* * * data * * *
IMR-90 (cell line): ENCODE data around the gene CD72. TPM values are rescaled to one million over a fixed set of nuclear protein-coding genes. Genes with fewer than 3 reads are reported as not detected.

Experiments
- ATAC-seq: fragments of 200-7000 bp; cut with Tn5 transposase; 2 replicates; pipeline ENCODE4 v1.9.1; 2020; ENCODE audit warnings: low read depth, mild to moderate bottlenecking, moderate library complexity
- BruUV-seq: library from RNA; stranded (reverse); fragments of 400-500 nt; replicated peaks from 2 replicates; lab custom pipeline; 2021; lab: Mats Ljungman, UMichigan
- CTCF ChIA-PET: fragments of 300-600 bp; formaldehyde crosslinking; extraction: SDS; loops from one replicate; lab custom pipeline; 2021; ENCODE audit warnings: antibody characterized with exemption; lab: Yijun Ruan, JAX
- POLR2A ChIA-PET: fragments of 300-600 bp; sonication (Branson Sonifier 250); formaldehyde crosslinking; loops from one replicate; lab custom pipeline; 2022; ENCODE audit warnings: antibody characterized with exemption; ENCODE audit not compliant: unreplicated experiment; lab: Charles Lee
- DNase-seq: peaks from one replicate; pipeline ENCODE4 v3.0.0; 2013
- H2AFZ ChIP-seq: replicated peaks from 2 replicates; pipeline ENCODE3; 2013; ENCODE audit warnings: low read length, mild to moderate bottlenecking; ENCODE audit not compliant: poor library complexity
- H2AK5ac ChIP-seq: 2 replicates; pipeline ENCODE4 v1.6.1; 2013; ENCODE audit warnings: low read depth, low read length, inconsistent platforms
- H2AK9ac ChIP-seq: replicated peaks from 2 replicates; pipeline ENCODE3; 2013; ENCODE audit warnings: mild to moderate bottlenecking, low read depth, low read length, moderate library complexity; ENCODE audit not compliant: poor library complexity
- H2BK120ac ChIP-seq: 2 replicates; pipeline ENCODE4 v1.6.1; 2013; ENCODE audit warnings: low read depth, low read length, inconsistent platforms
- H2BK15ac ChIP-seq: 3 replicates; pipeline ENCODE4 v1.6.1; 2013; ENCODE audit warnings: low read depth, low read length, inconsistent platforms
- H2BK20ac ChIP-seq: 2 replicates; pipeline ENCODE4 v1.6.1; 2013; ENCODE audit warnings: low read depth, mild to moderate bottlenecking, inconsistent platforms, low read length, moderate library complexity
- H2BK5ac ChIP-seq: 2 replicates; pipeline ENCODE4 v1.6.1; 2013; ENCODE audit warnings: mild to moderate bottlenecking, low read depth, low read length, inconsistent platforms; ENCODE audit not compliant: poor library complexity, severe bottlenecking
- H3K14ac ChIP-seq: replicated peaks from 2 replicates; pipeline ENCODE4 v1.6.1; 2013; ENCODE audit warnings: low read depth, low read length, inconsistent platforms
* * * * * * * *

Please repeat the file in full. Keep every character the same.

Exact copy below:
IMR-90 (cell line): ENCODE data around the gene CD72. TPM values are rescaled to one million over a fixed set of nuclear protein-coding genes. Genes with fewer than 3 reads are reported as not detected.

Experiments
- ATAC-seq: fragments of 200-7000 bp; cut with Tn5 transposase; 2 replicates; pipeline ENCODE4 v1.9.1; 2020; ENCODE audit warnings: low read depth, mild to moderate bottlenecking, moderate library complexity
- BruUV-seq: library from RNA; stranded (reverse); fragments of 400-500 nt; replicated peaks from 2 replicates; lab custom pipeline; 2021; lab: Mats Ljungman, UMichigan
- CTCF ChIA-PET: fragments of 300-600 bp; formaldehyde crosslinking; extraction: SDS; loops from one replicate; lab custom pipeline; 2021; ENCODE audit warnings: antibody characterized with exemption; lab: Yijun Ruan, JAX
- POLR2A ChIA-PET: fragments of 300-600 bp; sonication (Branson Sonifier 250); formaldehyde crosslinking; loops from one replicate; lab custom pipeline; 2022; ENCODE audit warnings: antibody characterized with exemption; ENCODE audit not compliant: unreplicated experiment; lab: Charles Lee
- DNase-seq: peaks from one replicate; pipeline ENCODE4 v3.0.0; 2013
- H2AFZ ChIP-seq: replicated peaks from 2 replicates; pipeline ENCODE3; 2013; ENCODE audit warnings: low read length, mild to moderate bottlenecking; ENCODE audit not compliant: poor library complexity
- H2AK5ac ChIP-seq: 2 replicates; pipeline ENCODE4 v1.6.1; 2013; ENCODE audit warnings: low read depth, low read length, inconsistent platforms
- H2AK9ac ChIP-seq: replicated peaks from 2 replicates; pipeline ENCODE3; 2013; ENCODE audit warnings: mild to moderate bottlenecking, low read depth, low read length, moderate library complexity; ENCODE audit not compliant: poor library complexity
- H2BK120ac ChIP-seq: 2 replicates; pipeline ENCODE4 v1.6.1; 2013; ENCODE audit warnings: low read depth, low read length, inconsistent platforms
- H2BK15ac ChIP-seq: 3 replicates; pipeline ENCODE4 v1.6.1; 2013; ENCODE audit warnings: low read depth, low read length, inconsistent platforms
- H2BK20ac ChIP-seq: 2 replicates; pipeline ENCODE4 v1.6.1; 2013; ENCODE audit warnings: low read depth, mild to moderate bottlenecking, inconsistent platforms, low read length, moderate library complexity
- H2BK5ac ChIP-seq: 2 replicates; pipeline ENCODE4 v1.6.1; 2013; ENCODE audit warnings: mild to moderate bottlenecking, low read depth, low read length, inconsistent platforms; ENCODE audit not compliant: poor library complexity, severe bottlenecking
- H3K14ac ChIP-seq: replicated peaks from 2 replicates; pipeline ENCODE4 v1.6.1; 2013; ENCODE audit warnings: low read depth, low read length, inconsistent platforms